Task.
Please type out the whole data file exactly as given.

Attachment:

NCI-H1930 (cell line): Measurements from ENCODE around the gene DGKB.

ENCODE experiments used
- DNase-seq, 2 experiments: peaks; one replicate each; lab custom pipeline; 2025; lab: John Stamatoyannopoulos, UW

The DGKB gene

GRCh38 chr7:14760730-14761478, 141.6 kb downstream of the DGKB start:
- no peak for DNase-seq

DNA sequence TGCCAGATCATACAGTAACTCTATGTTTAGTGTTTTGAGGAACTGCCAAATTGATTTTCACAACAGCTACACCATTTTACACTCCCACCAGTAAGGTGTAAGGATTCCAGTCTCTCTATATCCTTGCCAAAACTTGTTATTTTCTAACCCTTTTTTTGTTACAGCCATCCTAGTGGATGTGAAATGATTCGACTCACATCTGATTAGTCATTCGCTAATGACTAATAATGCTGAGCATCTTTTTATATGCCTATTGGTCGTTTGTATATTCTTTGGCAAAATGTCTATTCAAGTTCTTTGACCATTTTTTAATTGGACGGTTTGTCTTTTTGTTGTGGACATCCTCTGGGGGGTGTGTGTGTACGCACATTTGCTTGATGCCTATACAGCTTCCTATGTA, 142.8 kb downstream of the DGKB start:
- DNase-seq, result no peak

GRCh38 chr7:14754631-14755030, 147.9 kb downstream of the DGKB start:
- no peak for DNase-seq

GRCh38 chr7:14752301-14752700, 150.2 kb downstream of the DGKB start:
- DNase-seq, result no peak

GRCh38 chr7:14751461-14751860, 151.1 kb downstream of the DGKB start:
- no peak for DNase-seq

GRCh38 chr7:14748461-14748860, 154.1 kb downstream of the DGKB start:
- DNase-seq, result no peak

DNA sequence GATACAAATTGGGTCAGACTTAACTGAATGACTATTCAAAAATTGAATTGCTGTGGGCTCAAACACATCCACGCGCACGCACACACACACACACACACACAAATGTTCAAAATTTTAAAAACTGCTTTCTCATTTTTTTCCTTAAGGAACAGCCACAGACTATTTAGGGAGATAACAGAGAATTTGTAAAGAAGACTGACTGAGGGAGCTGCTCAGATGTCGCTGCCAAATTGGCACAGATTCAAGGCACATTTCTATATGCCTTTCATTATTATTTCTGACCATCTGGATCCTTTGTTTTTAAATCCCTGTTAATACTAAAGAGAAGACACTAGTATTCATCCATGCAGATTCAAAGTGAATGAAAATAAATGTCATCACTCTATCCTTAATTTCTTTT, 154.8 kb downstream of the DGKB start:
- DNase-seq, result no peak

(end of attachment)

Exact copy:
NCI-H1930 (cell line): Measurements from ENCODE around the gene DGKB.

ENCODE experiments used
- DNase-seq, 2 experiments: peaks; one replicate each; lab custom pipeline; 2025; lab: John Stamatoyannopoulos, UW

The DGKB gene

GRCh38 chr7:14760730-14761478, 141.6 kb downstream of the DGKB start:
- no peak for DNase-seq

DNA sequence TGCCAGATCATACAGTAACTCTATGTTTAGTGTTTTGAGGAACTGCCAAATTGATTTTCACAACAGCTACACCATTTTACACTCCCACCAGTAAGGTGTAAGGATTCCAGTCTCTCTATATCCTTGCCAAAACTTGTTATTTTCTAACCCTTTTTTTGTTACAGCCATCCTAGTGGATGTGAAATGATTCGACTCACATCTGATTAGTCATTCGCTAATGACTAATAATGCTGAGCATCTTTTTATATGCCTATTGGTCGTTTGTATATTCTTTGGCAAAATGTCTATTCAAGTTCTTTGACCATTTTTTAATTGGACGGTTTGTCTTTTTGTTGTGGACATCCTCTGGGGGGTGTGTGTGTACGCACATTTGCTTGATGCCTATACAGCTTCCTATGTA, 142.8 kb downstream of the DGKB start:
- DNase-seq, result no peak

GRCh38 chr7:14754631-14755030, 147.9 kb downstream of the DGKB start:
- no peak for DNase-seq

GRCh38 chr7:14752301-14752700, 150.2 kb downstream of the DGKB start:
- DNase-seq, result no peak

GRCh38 chr7:14751461-14751860, 151.1 kb downstream of the DGKB start:
- no peak for DNase-seq

GRCh38 chr7:14748461-14748860, 154.1 kb downstream of the DGKB start:
- DNase-seq, result no peak

DNA sequence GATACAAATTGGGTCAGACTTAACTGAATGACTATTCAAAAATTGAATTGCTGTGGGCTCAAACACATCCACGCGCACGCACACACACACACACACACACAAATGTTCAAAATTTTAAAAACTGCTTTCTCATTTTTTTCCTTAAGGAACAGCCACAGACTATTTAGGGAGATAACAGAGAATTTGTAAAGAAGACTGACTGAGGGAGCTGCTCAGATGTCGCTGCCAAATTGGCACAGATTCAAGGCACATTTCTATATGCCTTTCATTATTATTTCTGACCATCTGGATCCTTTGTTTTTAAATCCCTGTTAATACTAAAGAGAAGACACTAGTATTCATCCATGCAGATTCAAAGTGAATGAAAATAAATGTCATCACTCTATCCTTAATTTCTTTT, 154.8 kb downstream of the DGKB start:
- DNase-seq, result no peak